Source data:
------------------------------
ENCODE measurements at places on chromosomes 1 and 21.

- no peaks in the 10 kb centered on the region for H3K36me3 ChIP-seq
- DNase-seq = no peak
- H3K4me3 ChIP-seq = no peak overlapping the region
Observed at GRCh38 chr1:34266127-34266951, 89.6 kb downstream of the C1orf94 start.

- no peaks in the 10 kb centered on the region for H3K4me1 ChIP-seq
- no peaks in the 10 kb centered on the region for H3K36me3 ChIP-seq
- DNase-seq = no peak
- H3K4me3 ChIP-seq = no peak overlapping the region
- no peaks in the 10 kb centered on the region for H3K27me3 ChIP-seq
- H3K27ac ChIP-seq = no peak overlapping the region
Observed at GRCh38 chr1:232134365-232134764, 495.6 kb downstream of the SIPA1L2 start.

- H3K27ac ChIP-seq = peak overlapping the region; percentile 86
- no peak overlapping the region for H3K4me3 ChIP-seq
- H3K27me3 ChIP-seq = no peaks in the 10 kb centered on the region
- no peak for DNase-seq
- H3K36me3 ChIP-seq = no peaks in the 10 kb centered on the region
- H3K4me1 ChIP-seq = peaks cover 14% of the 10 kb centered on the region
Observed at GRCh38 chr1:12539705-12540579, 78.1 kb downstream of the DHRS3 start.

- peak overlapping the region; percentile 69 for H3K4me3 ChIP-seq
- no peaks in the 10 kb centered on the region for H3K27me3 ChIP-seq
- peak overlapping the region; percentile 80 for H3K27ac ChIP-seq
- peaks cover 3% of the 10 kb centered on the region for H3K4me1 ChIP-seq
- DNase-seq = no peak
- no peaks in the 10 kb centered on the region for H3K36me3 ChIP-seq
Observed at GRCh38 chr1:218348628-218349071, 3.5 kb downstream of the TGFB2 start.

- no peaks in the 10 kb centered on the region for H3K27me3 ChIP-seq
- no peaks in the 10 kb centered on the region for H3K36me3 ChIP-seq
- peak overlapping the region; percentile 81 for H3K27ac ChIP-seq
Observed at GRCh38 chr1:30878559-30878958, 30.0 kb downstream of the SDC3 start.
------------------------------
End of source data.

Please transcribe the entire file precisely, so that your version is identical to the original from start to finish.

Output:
ENCODE measurements at places on chromosomes 1 and 21.

- no peaks in the 10 kb centered on the region for H3K36me3 ChIP-seq
- DNase-seq = no peak
- H3K4me3 ChIP-seq = no peak overlapping the region
Observed at GRCh38 chr1:34266127-34266951, 89.6 kb downstream of the C1orf94 start.

- no peaks in the 10 kb centered on the region for H3K4me1 ChIP-seq
- no peaks in the 10 kb centered on the region for H3K36me3 ChIP-seq
- DNase-seq = no peak
- H3K4me3 ChIP-seq = no peak overlapping the region
- no peaks in the 10 kb centered on the region for H3K27me3 ChIP-seq
- H3K27ac ChIP-seq = no peak overlapping the region
Observed at GRCh38 chr1:232134365-232134764, 495.6 kb downstream of the SIPA1L2 start.

- H3K27ac ChIP-seq = peak overlapping the region; percentile 86
- no peak overlapping the region for H3K4me3 ChIP-seq
- H3K27me3 ChIP-seq = no peaks in the 10 kb centered on the region
- no peak for DNase-seq
- H3K36me3 ChIP-seq = no peaks in the 10 kb centered on the region
- H3K4me1 ChIP-seq = peaks cover 14% of the 10 kb centered on the region
Observed at GRCh38 chr1:12539705-12540579, 78.1 kb downstream of the DHRS3 start.

- peak overlapping the region; percentile 69 for H3K4me3 ChIP-seq
- no peaks in the 10 kb centered on the region for H3K27me3 ChIP-seq
- peak overlapping the region; percentile 80 for H3K27ac ChIP-seq
- peaks cover 3% of the 10 kb centered on the region for H3K4me1 ChIP-seq
- DNase-seq = no peak
- no peaks in the 10 kb centered on the region for H3K36me3 ChIP-seq
Observed at GRCh38 chr1:218348628-218349071, 3.5 kb downstream of the TGFB2 start.

- no peaks in the 10 kb centered on the region for H3K27me3 ChIP-seq
- no peaks in the 10 kb centered on the region for H3K36me3 ChIP-seq
- peak overlapping the region; percentile 81 for H3K27ac ChIP-seq
Observed at GRCh38 chr1:30878559-30878958, 30.0 kb downstream of the SDC3 start.